GREEN BAY, Wis. – After yet another abysmal performance by the Green Bay Packers’ special teams in 2020, coach Matt LaFleur fired coordinator Shawn Mennenga. While LaFleur searched far and wide for a defensive coordinator, he acted quickly in promoting Maurice Drayton.
In Rick Gosselin’s exhaustive special-teams rankings, Green Bay finished 26th in 2019 and 29th in 2020 with Mennenga running the show and Drayton serving as the top assistant.
While that track record might have made it seem like an odd hiring by LaFleur, Drayton’s special-teams background extends beyond the two years alongside Mennenga.
Tom McMahon was the coordinator in Indianapolis from 2013 through 2017. In 2016 and 2017, Drayton was his assistant. The Colts finished eighth in Gosselin’s rankings in 2016 and ninth in 2017.
“Tommy is like my big brother in coaching as far as it comes to special teams,” Drayton said on Tuesday. “He gets most of the credit for what I know and my approach to the game on a daily basis. When I spoke about being very pragmatic, about being percentage-based, when I spoke about statistics and making decisions based upon that, that’s all Tom McMahon.”
With McMahon taking over the Colts’ special teams in 2013 and Drayton coaching at his alma mater, The Citadel, McMahon brought Drayton on as a summer intern in 2014 and 2015. When Brant Boyer, who was McMahon’s top assistant for those seasons, was hired as the Jets’ coordinator in 2016, there was an opening on their staffs.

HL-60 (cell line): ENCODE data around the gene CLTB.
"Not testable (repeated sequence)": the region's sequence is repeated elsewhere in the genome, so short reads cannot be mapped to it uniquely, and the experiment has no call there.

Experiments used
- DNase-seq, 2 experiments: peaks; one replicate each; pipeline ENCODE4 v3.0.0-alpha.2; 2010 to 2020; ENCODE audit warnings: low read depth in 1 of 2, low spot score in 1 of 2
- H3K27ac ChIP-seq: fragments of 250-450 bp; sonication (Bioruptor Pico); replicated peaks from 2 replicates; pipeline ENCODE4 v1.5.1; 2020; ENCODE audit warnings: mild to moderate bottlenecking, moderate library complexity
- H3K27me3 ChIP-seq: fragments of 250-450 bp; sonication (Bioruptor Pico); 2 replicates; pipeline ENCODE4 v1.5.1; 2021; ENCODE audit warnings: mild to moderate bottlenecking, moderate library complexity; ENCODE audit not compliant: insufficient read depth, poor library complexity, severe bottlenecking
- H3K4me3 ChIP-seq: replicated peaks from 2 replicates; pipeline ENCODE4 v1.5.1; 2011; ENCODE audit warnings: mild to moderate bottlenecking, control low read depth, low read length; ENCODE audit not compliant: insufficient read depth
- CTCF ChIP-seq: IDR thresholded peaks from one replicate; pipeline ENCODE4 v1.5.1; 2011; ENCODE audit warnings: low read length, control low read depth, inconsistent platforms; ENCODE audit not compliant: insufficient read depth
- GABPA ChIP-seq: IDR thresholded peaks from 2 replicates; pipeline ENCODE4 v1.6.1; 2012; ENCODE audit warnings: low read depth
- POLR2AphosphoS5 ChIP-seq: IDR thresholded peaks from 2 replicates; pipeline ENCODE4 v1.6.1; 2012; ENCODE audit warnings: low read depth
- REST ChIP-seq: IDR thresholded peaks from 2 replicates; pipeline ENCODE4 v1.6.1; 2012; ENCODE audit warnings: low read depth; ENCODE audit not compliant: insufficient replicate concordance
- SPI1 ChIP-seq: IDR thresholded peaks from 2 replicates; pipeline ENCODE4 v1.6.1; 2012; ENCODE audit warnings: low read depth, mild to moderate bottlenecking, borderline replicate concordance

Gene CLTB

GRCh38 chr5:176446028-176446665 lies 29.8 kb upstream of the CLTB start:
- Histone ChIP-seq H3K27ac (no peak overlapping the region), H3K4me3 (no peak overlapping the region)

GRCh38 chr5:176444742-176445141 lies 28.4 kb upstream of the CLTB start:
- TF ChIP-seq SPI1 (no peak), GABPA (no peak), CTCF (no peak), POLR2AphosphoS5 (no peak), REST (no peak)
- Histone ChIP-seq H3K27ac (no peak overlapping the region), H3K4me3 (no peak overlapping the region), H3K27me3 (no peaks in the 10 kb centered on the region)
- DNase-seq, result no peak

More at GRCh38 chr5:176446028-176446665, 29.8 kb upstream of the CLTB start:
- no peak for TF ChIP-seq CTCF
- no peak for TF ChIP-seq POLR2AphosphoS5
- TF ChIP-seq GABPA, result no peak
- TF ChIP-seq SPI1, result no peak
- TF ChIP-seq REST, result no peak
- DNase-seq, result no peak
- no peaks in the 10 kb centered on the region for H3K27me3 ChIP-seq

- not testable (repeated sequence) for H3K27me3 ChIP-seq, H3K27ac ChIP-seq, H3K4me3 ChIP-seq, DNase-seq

As McMahon recalled it, he and Boyer “fought” over adding Drayton as the top assistant. McMahon won.
“I think it’s deserved and earned,” McMahon, now the coordinator in Denver, said of Drayton’s promotion. “I think he’s going to excel. I think the core, the specialists, the building, I think they found themselves a special guy.”
Joe Whitt, the former Packers cornerbacks coach who recently joined Mike McCarthy’s staff in Dallas, coached with Drayton at The Citadel in 2002 and with the Atlanta Falcons in 2007. He remembered Drayton for his ability to teach all kinds of learners.
That stands to reason.
“My background is in education so I’m a teacher,” Drayton said. “I’ve always believed that coaches have to be good teachers and teachers can be great coaches.”
It was Drayton’s ability to teach and communicate that struck LaFleur.
Drayton will have a lot of teaching to do to fix the Packers’ chronically broken unit. The return units were feeble and the coverage units were porous. Two former draft picks, punter JK Scott and long snapper Hunter Bradley, stumbled through their third seasons in the NFL and, in Drayton’s words, “their backs are against the wall” as the team transitions into 2021.
Drayton’s believes his knowledge of the players, not just their skills but what makes them click, will give him a head-start.
“It’s the ‘why’ and the personal relationships,” Drayton said. “Luckily for me, I’ve been here for three years, so I’ve got a relationship with our core guys, with the guys who are currently on the roster. I don’t have to worry about the blind spots if I was coming in new, so to speak, because I kind of know where the blind spots are. I know who to approach in the morning or who’s having a bad day or how I need to change my approach or change my teaching style for that day. That’s what makes a great coach, a great teacher – having that flexibility to reach the men in that manner.”